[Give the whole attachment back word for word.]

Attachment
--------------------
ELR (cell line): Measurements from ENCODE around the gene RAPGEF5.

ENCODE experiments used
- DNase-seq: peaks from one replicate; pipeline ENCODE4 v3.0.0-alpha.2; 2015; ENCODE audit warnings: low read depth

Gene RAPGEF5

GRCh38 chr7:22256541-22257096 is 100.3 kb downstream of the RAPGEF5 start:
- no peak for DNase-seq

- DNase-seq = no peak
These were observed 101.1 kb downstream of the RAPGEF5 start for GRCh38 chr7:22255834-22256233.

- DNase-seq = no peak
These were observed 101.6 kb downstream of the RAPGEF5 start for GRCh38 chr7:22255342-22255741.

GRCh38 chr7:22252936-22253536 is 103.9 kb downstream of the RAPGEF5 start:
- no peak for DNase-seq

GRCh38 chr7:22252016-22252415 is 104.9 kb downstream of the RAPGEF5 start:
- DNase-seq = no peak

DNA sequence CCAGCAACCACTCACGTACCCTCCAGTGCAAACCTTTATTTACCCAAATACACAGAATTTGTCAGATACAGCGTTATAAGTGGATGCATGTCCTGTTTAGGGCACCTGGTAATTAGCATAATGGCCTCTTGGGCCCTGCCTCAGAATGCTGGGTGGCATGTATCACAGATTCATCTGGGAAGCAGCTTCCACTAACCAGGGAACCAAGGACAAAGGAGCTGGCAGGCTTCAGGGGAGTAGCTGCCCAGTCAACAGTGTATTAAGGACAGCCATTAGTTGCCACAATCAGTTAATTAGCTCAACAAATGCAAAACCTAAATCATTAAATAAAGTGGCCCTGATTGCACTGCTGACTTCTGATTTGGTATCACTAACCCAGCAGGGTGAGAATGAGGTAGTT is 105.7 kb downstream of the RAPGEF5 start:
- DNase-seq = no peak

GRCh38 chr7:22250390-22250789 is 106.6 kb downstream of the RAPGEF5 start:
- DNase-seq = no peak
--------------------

ELR (cell line): Measurements from ENCODE around the gene RAPGEF5.

ENCODE experiments used
- DNase-seq: peaks from one replicate; pipeline ENCODE4 v3.0.0-alpha.2; 2015; ENCODE audit warnings: low read depth

Gene RAPGEF5

GRCh38 chr7:22256541-22257096 is 100.3 kb downstream of the RAPGEF5 start:
- no peak for DNase-seq

- DNase-seq = no peak
These were observed 101.1 kb downstream of the RAPGEF5 start for GRCh38 chr7:22255834-22256233.

- DNase-seq = no peak
These were observed 101.6 kb downstream of the RAPGEF5 start for GRCh38 chr7:22255342-22255741.

GRCh38 chr7:22252936-22253536 is 103.9 kb downstream of the RAPGEF5 start:
- no peak for DNase-seq

GRCh38 chr7:22252016-22252415 is 104.9 kb downstream of the RAPGEF5 start:
- DNase-seq = no peak

DNA sequence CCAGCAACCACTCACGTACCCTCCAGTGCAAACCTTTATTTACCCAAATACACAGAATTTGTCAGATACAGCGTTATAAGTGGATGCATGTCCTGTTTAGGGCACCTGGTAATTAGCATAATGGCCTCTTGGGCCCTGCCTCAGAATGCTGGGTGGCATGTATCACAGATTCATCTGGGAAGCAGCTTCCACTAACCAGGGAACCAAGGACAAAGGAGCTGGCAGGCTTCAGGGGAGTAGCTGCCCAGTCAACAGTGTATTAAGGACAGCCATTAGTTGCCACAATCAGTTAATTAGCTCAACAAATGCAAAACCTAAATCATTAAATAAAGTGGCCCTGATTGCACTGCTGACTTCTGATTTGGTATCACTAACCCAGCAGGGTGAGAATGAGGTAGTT is 105.7 kb downstream of the RAPGEF5 start:
- DNase-seq = no peak

GRCh38 chr7:22250390-22250789 is 106.6 kb downstream of the RAPGEF5 start:
- DNase-seq = no peak